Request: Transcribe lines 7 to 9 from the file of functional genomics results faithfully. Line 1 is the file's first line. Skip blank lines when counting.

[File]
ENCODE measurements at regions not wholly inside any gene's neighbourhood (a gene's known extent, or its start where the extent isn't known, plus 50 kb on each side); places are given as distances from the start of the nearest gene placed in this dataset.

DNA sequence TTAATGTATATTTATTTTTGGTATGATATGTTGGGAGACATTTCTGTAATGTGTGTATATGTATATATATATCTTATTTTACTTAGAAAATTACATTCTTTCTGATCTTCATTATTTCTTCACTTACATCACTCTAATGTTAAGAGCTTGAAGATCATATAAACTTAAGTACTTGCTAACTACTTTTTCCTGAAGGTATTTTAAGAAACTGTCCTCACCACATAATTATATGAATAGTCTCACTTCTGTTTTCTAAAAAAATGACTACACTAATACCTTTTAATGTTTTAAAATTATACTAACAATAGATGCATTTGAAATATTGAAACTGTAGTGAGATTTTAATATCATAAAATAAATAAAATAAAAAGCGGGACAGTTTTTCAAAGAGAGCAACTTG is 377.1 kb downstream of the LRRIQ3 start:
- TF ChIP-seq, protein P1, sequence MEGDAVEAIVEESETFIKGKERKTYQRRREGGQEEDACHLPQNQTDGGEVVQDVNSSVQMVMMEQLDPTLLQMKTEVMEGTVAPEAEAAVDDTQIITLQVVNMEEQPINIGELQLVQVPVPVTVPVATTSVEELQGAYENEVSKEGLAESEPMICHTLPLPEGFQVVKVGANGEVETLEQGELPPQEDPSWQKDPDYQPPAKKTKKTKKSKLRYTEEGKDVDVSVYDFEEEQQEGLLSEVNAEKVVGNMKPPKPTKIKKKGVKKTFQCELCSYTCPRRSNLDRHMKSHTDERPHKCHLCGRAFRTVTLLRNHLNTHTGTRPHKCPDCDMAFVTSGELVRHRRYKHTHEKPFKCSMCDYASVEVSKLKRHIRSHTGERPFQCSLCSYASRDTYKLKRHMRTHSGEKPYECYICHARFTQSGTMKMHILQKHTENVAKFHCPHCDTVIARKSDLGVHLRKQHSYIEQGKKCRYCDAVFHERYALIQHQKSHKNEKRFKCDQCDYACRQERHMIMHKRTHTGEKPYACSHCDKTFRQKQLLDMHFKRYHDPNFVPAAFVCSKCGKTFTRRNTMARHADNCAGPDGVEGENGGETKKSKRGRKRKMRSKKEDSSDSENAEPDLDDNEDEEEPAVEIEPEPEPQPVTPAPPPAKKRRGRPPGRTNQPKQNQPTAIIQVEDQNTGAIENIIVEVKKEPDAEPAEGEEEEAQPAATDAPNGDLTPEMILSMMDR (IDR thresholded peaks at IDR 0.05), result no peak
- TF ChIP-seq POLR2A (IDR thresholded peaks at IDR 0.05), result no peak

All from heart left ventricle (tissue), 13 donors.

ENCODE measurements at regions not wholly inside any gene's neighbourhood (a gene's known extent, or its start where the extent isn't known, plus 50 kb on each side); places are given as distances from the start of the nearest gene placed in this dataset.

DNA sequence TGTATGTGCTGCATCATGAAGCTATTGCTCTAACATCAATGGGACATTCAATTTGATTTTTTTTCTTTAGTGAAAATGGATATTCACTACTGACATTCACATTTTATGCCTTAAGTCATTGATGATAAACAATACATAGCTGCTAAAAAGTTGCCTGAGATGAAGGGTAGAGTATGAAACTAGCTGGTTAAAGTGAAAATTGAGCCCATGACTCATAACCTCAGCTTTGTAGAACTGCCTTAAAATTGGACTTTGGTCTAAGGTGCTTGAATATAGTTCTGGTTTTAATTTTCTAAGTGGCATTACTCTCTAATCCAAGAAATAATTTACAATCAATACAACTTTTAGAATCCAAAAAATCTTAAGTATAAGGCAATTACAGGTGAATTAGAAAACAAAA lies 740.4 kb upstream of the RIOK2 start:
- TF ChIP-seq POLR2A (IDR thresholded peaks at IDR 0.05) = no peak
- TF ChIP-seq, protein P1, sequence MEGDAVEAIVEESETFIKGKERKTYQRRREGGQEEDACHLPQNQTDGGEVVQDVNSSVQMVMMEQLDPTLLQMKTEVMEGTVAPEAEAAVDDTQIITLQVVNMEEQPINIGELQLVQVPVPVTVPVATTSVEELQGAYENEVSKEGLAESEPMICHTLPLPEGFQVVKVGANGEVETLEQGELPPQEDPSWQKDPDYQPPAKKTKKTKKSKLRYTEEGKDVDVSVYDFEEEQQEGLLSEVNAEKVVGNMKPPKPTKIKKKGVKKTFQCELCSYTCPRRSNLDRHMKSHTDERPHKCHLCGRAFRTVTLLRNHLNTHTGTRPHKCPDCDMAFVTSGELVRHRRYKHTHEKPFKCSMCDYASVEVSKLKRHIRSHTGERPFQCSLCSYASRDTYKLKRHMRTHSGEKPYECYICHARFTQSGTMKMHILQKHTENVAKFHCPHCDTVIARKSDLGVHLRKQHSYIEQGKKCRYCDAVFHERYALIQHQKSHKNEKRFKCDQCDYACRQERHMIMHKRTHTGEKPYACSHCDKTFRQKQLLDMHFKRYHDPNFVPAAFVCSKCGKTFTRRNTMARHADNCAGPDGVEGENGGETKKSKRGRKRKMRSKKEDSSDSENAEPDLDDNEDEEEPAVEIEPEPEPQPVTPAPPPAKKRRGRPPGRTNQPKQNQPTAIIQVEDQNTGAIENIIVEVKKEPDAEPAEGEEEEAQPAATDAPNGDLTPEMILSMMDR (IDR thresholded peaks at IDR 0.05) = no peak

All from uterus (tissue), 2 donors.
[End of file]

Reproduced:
DNA sequence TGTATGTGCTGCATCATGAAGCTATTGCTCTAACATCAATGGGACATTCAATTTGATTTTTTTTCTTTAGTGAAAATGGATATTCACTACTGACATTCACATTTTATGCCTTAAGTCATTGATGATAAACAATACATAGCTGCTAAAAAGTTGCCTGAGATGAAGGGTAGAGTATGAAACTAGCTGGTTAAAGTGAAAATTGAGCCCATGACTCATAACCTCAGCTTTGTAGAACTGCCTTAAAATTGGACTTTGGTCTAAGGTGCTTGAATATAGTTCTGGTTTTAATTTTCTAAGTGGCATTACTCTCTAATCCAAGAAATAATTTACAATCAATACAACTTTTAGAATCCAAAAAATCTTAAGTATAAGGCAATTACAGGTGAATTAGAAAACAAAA lies 740.4 kb upstream of the RIOK2 start:
- TF ChIP-seq POLR2A (IDR thresholded peaks at IDR 0.05) = no peak
- TF ChIP-seq, protein P1, sequence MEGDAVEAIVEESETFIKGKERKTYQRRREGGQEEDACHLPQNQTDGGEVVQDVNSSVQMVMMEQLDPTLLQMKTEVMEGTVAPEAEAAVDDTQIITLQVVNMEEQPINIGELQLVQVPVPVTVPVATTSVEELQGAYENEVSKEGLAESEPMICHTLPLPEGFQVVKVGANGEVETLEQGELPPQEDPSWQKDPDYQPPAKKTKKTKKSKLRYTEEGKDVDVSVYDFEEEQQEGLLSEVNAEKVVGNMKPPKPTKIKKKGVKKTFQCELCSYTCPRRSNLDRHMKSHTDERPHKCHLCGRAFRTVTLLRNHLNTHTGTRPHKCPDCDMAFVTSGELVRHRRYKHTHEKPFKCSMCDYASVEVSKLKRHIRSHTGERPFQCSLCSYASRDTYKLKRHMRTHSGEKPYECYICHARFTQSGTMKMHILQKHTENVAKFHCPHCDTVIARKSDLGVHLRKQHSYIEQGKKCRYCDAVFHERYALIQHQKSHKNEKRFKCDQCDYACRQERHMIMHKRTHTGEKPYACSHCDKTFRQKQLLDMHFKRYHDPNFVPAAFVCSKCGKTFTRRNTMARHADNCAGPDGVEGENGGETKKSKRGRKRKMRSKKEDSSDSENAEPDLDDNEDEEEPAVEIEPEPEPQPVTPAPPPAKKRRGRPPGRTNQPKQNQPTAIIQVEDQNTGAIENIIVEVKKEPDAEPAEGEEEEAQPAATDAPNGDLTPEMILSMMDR (IDR thresholded peaks at IDR 0.05) = no peak